Bond et al (1985) suggested / stated that reflection in the context of learning is a generic for those intellectual and effective activities in which individuals engage to explore their experiences in order to lead to a new understanding and experience. The author is going to use The Gibbs Reflective Cycle to help her in the process of reflection, as reflection can be a difficult experience without the guidance and support of an expert.
Description of Incident I was allocated in a day-surgery unit to do an orthopaedic minor list. When I got there, I found out that that I was just me and a qualified nurse who were new to the theatre. We did not know the procedure and also where things were kept. I phoned the senior nurse and explained the situation to her. She told me to just get on with the list as there was no-one else whom she could send at that time. Few people had gone off sick that morning. I told the sister-in-charge that I was not at all happy with the situation. After that, I and a staff nurse started the list but there was a significant delay as we had problems allocating the equipment.
Feelings I felt angry, disappointed, and helpless, as I felt that I was not getting enough support from the theatre manager. I was also equally shocked to see that the management did not look at the skill mix when they were carrying out the allocation; this, followed by the disbelief that they allowed all this to happen and had the audacity to tell us to get on with it. I had to rely on a colleague who herself was completely new to the area. It was just like a blind leading a blind.
Evaluation The negative side of the whole experience was that I was put into a situation where I was working under stress, all due to the fact that me and my colleague were not familiar to the place at all where we were working. We were also putting patients’ lives at risk because if the surgeon wanted something urgently, which is not uncommon in theatres, we were completely incapable of giving him that in time.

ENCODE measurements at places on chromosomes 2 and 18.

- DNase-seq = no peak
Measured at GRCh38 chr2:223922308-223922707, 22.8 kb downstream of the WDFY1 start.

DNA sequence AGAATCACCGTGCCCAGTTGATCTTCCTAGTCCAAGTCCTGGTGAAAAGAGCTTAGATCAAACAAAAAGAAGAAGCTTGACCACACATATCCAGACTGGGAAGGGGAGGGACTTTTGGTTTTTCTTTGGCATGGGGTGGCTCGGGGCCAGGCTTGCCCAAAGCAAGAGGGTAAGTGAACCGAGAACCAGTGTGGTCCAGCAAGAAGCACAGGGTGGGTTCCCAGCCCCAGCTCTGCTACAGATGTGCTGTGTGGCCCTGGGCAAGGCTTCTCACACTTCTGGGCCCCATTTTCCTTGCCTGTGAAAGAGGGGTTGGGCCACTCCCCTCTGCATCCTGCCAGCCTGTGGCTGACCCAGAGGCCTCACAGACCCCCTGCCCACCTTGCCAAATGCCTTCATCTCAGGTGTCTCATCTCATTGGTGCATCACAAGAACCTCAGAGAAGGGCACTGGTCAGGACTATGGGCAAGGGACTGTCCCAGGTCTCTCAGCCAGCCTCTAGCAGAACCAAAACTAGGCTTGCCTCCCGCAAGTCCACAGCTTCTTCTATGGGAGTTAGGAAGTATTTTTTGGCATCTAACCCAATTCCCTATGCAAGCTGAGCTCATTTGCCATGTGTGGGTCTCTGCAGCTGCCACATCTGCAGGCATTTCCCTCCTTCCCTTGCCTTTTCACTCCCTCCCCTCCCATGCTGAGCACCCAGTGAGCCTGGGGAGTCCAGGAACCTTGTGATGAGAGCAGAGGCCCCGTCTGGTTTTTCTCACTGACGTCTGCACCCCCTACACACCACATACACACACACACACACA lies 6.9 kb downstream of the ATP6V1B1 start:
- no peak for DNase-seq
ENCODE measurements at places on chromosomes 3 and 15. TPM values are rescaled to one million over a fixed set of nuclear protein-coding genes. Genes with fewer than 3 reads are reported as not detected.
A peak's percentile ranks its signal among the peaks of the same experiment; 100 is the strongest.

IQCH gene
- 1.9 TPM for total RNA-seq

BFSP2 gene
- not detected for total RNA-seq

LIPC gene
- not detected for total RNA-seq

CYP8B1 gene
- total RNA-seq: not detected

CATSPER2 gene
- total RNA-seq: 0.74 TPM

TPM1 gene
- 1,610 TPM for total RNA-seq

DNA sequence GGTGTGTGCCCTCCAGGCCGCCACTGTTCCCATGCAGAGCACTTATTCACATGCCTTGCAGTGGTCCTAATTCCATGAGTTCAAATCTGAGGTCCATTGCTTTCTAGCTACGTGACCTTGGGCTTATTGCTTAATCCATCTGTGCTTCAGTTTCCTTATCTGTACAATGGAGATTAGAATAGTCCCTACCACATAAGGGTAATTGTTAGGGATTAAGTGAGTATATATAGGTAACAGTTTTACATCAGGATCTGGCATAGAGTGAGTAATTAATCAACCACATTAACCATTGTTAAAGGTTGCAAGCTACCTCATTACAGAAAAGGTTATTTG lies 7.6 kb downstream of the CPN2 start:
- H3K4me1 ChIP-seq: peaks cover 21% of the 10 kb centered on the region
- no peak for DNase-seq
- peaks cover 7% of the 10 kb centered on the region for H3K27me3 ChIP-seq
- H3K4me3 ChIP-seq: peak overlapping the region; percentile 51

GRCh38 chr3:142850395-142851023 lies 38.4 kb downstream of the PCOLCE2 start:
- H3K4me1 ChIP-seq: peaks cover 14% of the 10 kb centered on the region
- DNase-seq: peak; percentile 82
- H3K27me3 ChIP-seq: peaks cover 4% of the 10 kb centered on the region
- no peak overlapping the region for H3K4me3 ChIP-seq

As a registered nurse, I and my colleague are personally accountable for our practice, and by the virtue of code of Professional Conduct, we have acted to minimise risk to patients and clients as it is our duty to care for them and ensure that they receive safe and competent care (UKCC 1992). Under the circumstances that we were put into, we could not change the whole situation, and instead negotiated with the surgeon about the things that he was going to use, so that we would be ready with all the necessary things before the patient was put to sleep. I felt happy and content with myself because I brought the situation under control. Overall, this was a positive experience that made me learn to adapt to the circumstances around me and also learn by working in a new environment.
To analyse this incident, I have referred to the Dreyfus model suggested by Benner P., in the acquisition and development of skills, which suggests that we can be both a novice and an experienced person at the same time within a situation (Benner 1982). On reflection, this is a situation I found myself in being a novice in a new theatre and environment, but at the same time, an experienced practitioner in my own right.
I could have demanded more help from the manager, but that would have been pointless as there was an acute shortage of staff. However, my motivation towards learning proved to be beneficial to me, as I had to get the list done. If I am pulled into a similar situation after this, I would be better prepared by negotiating first with the surgeon and not sending the patient, getting everything I need and also filling an incident form for high shortage of staff.
I have found that by actually using reflection on an aspect of my experience, it has helped me to appreciate how I can practically use this form of knowledge in my daily life. It has also helped me to understand difficult situations better, to alleviate anxieties and share problems with my colleagues.